“Do you think this is crazy?” I ask my husband.
“Why? Do you think it’s crazy?” he asks in return.
I throw a pillow at him and resume my morning ritual: getting dressed in the dark.
Swimsuit first, then sweatpants and fleece. The early mornings are challenging.
I’m a member of a Masters swim team—that is, one for adults only. Three times a week, we’re up at the crack of dawn, swimming at least two miles before most people get out of bed.
The practices vary: Some days aren’t too bad, while others consist of long sets of intervals. The hardest part for me is always the beginning, that first plunge into the cold water. It takes six laps or so before I settle into a rhythmic pace. I’m always so cold. My husband kids me about being a reptile—I could spend all my time on a hot rock in continuous sunshine—so why do I torture myself this way?
It may be the sense of accomplishment. On the tough days, I project ahead: I will be happier when I have completed my swim. On days when I don’t go to practice—which is very rare—I am cranky and sorry to have missed the workout.
Or it may be the camaraderie. There are about twenty-five of us (men and women) ranging in age from early twenties to mid-seventies. We’re like a family, spending time together in and out of the water three to five times a week. Most of us swim for fitness, though a fearless few are triathletes and open-water swimmers, and still others simply enjoy the social aspect. Working out with a group is fun. We talk and laugh, sometimes too much, and offer advice about everything from home repairs to meddling in-laws.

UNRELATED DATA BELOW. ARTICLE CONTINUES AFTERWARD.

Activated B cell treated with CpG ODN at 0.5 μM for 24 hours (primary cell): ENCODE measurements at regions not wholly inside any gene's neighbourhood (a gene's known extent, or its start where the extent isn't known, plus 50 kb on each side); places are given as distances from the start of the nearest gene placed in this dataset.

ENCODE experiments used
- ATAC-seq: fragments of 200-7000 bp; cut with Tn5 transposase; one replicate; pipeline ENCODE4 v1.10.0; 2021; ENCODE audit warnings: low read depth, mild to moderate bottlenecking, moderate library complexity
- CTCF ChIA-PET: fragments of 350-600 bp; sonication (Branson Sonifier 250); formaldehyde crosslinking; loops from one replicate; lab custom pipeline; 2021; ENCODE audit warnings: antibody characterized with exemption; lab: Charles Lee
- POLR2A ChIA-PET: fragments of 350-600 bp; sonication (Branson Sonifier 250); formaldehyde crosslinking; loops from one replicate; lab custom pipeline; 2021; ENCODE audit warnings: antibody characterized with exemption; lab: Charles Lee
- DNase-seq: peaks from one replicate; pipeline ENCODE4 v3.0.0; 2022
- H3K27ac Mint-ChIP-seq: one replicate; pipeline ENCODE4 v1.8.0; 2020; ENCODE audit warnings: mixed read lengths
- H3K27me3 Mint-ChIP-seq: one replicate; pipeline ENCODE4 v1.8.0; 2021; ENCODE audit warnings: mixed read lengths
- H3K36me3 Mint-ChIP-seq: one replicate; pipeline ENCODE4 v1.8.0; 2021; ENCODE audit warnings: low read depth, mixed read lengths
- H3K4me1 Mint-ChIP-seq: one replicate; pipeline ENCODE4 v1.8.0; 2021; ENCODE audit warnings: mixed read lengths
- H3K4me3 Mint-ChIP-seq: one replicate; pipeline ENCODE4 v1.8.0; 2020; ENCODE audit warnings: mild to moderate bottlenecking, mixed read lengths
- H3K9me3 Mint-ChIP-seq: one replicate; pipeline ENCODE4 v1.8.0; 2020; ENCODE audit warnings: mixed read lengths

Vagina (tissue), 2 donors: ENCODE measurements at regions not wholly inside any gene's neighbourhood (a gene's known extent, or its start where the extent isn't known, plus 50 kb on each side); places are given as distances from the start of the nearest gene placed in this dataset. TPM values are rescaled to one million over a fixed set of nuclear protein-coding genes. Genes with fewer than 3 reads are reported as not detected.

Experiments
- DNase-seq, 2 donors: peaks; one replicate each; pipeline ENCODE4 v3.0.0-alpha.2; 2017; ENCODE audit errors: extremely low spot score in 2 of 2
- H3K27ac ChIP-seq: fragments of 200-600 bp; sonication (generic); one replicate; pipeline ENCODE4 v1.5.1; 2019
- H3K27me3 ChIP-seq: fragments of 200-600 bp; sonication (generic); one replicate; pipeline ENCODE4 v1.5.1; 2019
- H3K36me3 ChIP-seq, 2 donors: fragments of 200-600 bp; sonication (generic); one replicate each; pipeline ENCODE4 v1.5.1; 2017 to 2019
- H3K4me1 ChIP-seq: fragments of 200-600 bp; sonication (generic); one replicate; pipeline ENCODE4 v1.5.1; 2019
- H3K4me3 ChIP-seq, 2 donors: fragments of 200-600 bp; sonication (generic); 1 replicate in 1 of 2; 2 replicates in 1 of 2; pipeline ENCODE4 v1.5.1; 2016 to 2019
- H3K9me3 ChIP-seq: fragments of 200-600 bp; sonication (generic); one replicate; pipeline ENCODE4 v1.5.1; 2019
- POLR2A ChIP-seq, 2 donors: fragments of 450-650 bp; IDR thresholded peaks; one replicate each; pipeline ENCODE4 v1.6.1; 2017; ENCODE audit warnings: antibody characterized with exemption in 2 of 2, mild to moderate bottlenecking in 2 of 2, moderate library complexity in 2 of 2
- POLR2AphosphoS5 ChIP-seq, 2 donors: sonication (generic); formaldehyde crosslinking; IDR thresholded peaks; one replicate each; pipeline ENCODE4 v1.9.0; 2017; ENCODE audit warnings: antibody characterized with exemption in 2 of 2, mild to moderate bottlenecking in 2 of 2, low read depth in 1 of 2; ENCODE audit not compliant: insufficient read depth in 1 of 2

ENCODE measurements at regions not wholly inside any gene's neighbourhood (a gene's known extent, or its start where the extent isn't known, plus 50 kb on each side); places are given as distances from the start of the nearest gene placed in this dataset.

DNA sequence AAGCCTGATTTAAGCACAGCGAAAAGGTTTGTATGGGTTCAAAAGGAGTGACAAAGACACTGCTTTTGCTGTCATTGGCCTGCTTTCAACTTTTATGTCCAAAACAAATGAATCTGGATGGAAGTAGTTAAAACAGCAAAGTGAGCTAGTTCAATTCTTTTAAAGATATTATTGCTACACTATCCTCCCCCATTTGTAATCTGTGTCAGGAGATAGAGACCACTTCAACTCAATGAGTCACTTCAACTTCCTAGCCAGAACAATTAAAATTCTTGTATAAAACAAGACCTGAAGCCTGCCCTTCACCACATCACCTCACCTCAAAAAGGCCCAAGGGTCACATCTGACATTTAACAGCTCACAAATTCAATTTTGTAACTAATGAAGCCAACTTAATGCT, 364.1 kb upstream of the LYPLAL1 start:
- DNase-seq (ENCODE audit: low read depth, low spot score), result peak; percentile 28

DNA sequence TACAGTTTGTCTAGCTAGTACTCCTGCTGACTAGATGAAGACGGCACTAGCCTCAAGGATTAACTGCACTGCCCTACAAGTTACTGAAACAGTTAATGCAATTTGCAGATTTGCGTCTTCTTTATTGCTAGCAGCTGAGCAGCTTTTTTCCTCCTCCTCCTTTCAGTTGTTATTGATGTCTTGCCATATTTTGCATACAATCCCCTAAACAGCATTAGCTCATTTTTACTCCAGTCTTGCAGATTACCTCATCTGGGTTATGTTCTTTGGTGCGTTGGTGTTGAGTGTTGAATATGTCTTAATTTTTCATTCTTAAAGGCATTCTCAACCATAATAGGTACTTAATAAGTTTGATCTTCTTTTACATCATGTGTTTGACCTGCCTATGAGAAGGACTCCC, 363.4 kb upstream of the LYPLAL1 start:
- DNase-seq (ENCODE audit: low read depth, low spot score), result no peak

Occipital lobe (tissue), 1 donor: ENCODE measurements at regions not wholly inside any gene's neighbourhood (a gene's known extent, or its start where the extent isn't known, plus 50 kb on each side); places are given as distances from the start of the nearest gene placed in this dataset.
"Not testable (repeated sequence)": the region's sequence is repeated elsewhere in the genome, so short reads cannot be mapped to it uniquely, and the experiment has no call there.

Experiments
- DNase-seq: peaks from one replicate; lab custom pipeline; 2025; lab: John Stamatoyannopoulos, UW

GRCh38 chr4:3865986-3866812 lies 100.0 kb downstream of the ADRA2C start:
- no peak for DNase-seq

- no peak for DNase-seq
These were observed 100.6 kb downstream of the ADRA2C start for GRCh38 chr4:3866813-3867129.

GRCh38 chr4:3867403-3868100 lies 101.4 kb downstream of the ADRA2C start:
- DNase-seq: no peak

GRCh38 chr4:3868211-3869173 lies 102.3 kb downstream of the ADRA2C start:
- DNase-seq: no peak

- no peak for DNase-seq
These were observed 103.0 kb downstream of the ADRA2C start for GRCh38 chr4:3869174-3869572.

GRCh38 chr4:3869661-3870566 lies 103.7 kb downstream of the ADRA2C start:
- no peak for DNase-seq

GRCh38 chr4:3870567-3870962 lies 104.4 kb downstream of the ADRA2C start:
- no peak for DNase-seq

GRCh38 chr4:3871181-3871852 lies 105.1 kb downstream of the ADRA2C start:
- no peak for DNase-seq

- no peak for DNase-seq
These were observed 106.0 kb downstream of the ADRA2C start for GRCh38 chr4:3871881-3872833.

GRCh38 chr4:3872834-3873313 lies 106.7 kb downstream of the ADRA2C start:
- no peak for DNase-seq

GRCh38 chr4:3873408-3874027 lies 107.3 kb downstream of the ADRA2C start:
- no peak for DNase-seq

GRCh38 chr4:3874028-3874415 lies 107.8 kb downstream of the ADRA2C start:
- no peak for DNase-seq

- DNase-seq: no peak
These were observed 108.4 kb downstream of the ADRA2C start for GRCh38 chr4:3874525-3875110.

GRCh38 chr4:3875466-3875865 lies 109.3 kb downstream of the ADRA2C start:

And a lot of us compete. At our meets, the relays are the most fun—we cheer each other on and act a bit like children, with team catchphrases and pep talks.
To non-swimmers, this can seem absurd—a bunch of grown-ups meeting once a month to race each other? Why? After all, nobody’s vying for a contract with Speedo or a spot on a Division 1 college team. Our faces will never adorn cereal boxes. The Olympics are totally out of the question.
But the Olympics aren’t the only sporting event worth attending. Masters swimming has its own schedule of international meets and its own record books, and athletes—previous Olympians and otherwise—take the competition seriously and break records each year. A few of my teammates have been to National and World Championships and say it’s a sight to behold. Watching anyone over forty sprint effortlessly through the water in mere seconds is astounding.
And even for those of us not traveling the world, athletic competition is good. We’re always racing the clock and savoring small rivalries. But we’re adults, and we’re gracious in victory and defeat. We cheer for the 95-year old woman swimming a 200-yard butterfly and we applaud the newest team member competing in his first race.
We’re in this together, continuing to move our limbs as the water resists our every stroke. And as we weather life’s personal and professional challenges, my teammates and I gather in the pool, leaving the outside world behind and focusing on the task at hand. And our hearts and minds thank us.
Kristina Tatusko Henry is a writer who’s contributed to Washingtonian Magazine, The Washington Post, and Maryland Life, in addition to penning four children’s picture books. She lives in Easton, Maryland with her husband Mike.